Volume 77 / Number 33 Jan. 16 - 22, 2008
West and East Village, Chelsea, Soho, Noho, Little Italy, Chinatown and Lower East Side, Since 1933

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Mixed Use

By Patrick Hedlund

Dia digs’ new life
The Chelsea warehouse formerly operated by the Dia Art Foundation will be converted to high-end gallery space with residential rental units to be added on top of the W. 22nd St. building. Architect and developer Joseph Pell Lombardi announced that the entire existing 40,000-square-foot, four-story warehouse will be converted to rentable gallery space, with an additional 22,000 square feet to be developed above for residential penthouses. The addition will constitute about two-and-a-half stories of rental units with Hudson River views.

“We’ve had an endless amount of phone calls from gallery owners with interest in [the space],” said Lombardi, adding that high ceilings and long spans between columns will contribute to keeping the center of the art world in Chelsea. “That’s the kind of product that you don’t get on the Lower East Side,” he boasted.

In need of Advocacy
Community members fighting a proposed sanitation facility on Spring St. in Hudson Square have reached out to the city’s public advocate and borough president in their quest to forestall the project that has raised local residents’ ire.

Richard Barrett of the Community Sanitation Steering Committee sent a letter to Public Advocate Betsy Gotbaum’s Office last week asking for her involvement, because, as the letter states, the city’s failure to properly inform the affected communities of the project constitutes “a derogation of public rights that requires [her] involvement.”

“Central to the issue is D.S.N.Y.’s insistence that the expanded garage and other facilities are ‘local’ versus ‘regional,’” the letter continues, “thereby limiting the area of analysis under Fair Share to 400 feet rather than the requisite half-mile radius and preempting the appropriate dialogue, review and consultation.”

Barrett also said he was heartened by his recent discussion with Borough President Scott Stringer, who the committee also hopes to enlist in the fight. Next on the list? Council Speaker Christine Quinn, Barrett acknowledged, but only after the ULURP review process begins.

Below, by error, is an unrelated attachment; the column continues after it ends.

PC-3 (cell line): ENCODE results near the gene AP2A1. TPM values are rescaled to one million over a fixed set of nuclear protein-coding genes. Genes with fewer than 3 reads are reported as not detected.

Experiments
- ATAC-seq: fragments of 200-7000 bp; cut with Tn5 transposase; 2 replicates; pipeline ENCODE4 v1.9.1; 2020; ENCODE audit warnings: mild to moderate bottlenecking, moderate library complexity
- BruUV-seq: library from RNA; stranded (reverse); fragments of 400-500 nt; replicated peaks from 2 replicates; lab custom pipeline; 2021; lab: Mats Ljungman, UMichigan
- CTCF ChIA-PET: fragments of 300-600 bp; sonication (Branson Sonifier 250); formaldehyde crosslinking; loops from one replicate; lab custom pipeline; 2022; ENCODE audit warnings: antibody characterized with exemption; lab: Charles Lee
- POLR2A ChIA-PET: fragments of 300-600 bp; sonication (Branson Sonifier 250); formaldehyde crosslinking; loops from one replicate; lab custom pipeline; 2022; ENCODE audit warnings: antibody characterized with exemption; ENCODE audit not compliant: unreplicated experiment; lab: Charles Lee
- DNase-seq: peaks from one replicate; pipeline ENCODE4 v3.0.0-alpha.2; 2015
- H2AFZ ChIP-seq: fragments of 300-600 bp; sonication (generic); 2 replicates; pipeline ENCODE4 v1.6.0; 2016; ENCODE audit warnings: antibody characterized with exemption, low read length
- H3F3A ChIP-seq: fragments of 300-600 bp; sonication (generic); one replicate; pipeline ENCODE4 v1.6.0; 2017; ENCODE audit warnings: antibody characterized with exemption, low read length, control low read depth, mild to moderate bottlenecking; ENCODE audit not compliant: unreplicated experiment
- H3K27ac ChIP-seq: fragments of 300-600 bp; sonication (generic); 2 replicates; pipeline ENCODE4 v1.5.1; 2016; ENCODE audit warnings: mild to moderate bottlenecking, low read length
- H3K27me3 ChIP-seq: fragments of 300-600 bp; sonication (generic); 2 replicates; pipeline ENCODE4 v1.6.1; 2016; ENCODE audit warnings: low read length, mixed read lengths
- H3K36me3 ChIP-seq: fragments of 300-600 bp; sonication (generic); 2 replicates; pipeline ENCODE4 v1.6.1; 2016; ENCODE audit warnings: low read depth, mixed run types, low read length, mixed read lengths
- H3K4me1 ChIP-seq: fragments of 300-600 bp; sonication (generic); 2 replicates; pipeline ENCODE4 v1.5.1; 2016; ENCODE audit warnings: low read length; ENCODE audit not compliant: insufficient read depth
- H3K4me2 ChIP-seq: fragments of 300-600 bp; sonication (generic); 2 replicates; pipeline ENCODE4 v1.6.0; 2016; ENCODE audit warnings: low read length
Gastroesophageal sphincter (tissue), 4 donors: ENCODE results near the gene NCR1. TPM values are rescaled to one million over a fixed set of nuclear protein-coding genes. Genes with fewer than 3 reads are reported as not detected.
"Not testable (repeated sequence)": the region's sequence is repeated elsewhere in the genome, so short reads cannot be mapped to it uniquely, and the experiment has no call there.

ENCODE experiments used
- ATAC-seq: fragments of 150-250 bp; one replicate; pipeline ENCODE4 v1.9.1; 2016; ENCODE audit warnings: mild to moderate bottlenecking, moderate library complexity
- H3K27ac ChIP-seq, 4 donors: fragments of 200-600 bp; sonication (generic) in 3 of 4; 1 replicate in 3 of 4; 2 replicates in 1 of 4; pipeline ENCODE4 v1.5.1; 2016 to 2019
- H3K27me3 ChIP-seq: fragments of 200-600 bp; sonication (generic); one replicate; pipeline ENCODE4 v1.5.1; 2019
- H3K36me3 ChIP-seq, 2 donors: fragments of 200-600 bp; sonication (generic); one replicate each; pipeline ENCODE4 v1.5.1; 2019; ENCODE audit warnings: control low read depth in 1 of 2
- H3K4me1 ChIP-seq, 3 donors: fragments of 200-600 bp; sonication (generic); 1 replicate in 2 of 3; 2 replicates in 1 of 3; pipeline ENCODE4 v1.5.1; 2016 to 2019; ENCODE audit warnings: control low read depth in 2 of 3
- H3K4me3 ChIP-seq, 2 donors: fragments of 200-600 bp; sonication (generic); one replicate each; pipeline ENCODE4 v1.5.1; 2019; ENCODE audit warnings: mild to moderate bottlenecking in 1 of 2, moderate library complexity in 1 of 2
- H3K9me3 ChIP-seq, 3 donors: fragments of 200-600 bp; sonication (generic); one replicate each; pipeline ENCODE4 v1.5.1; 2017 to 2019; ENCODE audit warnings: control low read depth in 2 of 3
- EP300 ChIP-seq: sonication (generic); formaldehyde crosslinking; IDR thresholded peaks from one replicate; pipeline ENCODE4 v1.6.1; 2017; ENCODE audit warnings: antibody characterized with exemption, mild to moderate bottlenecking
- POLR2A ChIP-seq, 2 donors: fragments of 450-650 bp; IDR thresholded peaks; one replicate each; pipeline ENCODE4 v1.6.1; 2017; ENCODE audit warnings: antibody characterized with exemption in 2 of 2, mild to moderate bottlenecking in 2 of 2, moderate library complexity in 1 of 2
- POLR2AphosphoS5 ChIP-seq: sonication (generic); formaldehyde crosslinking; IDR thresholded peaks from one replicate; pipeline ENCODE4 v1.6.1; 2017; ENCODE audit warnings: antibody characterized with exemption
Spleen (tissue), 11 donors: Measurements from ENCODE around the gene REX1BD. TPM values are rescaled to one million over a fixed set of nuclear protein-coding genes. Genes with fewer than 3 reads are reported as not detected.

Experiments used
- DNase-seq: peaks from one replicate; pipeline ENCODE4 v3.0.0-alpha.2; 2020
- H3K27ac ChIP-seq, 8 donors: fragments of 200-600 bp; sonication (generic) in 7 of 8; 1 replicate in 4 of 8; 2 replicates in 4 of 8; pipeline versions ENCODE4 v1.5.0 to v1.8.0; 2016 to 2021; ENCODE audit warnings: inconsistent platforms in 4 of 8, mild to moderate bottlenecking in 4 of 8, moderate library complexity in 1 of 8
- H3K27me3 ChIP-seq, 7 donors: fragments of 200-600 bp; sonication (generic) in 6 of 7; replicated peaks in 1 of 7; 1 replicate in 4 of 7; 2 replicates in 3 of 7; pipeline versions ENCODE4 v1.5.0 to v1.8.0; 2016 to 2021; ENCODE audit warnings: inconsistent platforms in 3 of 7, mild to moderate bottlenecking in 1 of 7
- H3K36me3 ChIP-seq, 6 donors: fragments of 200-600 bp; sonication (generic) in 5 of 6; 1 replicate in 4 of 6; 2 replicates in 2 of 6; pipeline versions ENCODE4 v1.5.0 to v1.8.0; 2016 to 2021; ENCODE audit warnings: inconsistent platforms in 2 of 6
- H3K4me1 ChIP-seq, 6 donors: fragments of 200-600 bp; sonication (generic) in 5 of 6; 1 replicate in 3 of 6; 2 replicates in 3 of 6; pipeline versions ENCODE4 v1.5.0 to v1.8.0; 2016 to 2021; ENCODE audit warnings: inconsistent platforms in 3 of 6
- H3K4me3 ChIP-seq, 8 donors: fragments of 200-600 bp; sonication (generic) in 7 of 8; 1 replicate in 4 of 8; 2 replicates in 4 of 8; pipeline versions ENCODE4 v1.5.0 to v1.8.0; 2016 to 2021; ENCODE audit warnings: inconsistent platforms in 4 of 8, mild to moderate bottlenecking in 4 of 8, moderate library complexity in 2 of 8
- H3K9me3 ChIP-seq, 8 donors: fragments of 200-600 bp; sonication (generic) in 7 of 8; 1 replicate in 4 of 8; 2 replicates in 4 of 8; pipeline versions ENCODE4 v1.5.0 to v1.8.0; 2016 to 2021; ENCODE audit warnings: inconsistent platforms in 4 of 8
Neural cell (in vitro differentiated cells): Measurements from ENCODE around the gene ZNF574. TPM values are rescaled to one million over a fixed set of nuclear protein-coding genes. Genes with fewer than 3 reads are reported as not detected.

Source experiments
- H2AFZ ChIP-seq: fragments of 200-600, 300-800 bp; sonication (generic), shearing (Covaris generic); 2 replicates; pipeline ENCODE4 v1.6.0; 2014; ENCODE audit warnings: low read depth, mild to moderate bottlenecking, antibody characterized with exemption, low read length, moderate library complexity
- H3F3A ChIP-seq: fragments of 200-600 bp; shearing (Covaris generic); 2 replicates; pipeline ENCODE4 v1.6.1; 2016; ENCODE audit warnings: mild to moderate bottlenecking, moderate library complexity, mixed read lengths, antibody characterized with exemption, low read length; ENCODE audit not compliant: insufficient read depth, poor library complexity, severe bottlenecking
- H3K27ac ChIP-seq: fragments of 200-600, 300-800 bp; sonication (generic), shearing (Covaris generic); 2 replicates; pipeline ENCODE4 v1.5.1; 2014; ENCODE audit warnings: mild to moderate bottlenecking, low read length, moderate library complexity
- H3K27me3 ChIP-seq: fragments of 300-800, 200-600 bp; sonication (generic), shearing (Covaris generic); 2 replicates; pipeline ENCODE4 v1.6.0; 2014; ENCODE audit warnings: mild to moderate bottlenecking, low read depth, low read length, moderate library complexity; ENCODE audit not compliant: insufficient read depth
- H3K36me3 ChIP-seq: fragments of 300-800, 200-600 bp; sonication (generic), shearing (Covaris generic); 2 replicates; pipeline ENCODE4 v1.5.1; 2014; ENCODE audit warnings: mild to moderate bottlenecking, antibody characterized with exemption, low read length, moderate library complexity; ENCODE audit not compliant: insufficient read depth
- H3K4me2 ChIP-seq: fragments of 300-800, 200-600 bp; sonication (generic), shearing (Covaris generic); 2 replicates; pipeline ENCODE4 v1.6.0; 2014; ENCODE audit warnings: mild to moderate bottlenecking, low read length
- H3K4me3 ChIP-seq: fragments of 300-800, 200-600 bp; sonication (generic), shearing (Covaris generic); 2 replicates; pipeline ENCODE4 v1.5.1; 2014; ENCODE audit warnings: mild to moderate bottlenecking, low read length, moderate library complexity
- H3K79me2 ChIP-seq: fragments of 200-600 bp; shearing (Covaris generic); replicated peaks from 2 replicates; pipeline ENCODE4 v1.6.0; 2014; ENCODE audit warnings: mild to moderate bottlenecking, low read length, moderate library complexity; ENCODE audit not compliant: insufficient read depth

Lower L.E.S.
The South of Delancey New Business Advisory Committee will hold its first informational meeting on Wednesday for business owners and residents in the Lower East Side’s expanding retail area. Working in conjunction with the L.E.S. Business Improvement District, the new group will meet to discuss strategies for enhancing the district’s retail landscape, said L.E.S. BID president Roberto Ragone. The meeting will be held from 6 p.m. to 9 p.m. at the Valley, located at 48 Orchard St. between Grand and Hester Sts.This begs the Mixed Use question of how long it will take for the area to establish a catchy nickname, because we’re thinking the increasingly used “BelDel” isn’t going to cut it.

Avella: You’re fired!
Queens City Councilmember and mayoral wannabe Tony Avella blasted the Department of Buildings and its commissioner Patricia Lancaster following Monday’s Trump Soho condo-hotel disaster, calling for her resignation for the department’s failure to prevent the accident.

“D.O.B. is an agency in total chaos,” Avella charged in a statement released Tuesday. “D.O.B.’s main mission to ensure the safe and lawful use of buildings and properties under the building and zoning code has been allowed to be subverted into a mad dash for more construction — and construction at any cost. The blame has to fall on Commissioner Lancaster,” he said.

Mixed Use thinks the declaration is befitting of a mayoral candidate, seeing as how bold statements such as these tend to draw the media spotlight. It does, however, seem to flow with Avella’s pro-preservation agenda, which has criticized the current administration’s development push.

Craigslist this ain’t
A new realty Web site started specifically to fend off unscrupulous brokers has hit the ’Net with a crop of listings throughout the Village and its surrounding neighborhoods.

Flyrig.com, which launched in mid-December, offers users the ability to review apartment listings and rate brokers, as well as requiring those who list on the site to provide a valid real estate license and contact information.

The Web site also features an interactive Google-powered map, listings by specific Manhattan neighborhoods (as well as the boroughs), listings by individual brokers and their rankings by users.

The site currently touts 51 apartment listings throughout the Village, Chelsea and the Lower East, and hopes to have a total broker membership of 1,000 by the end of the month.


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